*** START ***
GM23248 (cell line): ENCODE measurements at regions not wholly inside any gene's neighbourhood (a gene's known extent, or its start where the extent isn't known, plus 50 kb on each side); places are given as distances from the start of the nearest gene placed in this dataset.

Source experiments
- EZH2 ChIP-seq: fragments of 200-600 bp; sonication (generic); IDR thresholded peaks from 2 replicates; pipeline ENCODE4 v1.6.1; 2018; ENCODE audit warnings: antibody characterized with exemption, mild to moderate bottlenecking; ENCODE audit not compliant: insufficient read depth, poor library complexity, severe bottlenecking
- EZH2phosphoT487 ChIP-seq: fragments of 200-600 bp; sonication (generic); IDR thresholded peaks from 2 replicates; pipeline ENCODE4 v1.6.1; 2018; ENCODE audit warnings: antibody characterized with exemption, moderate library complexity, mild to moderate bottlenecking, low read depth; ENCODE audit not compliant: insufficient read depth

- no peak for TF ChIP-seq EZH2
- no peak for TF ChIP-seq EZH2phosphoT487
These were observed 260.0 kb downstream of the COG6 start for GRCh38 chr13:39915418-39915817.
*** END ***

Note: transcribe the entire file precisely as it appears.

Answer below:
GM23248 (cell line): ENCODE measurements at regions not wholly inside any gene's neighbourhood (a gene's known extent, or its start where the extent isn't known, plus 50 kb on each side); places are given as distances from the start of the nearest gene placed in this dataset.

Source experiments
- EZH2 ChIP-seq: fragments of 200-600 bp; sonication (generic); IDR thresholded peaks from 2 replicates; pipeline ENCODE4 v1.6.1; 2018; ENCODE audit warnings: antibody characterized with exemption, mild to moderate bottlenecking; ENCODE audit not compliant: insufficient read depth, poor library complexity, severe bottlenecking
- EZH2phosphoT487 ChIP-seq: fragments of 200-600 bp; sonication (generic); IDR thresholded peaks from 2 replicates; pipeline ENCODE4 v1.6.1; 2018; ENCODE audit warnings: antibody characterized with exemption, moderate library complexity, mild to moderate bottlenecking, low read depth; ENCODE audit not compliant: insufficient read depth

- no peak for TF ChIP-seq EZH2
- no peak for TF ChIP-seq EZH2phosphoT487
These were observed 260.0 kb downstream of the COG6 start for GRCh38 chr13:39915418-39915817.